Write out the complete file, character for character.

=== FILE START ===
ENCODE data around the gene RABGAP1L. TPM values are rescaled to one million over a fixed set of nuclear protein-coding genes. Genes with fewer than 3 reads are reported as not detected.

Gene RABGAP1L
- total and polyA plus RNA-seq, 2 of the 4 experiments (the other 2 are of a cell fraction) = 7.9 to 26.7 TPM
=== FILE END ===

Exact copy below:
ENCODE data around the gene RABGAP1L. TPM values are rescaled to one million over a fixed set of nuclear protein-coding genes. Genes with fewer than 3 reads are reported as not detected.

Gene RABGAP1L
- total and polyA plus RNA-seq, 2 of the 4 experiments (the other 2 are of a cell fraction) = 7.9 to 26.7 TPM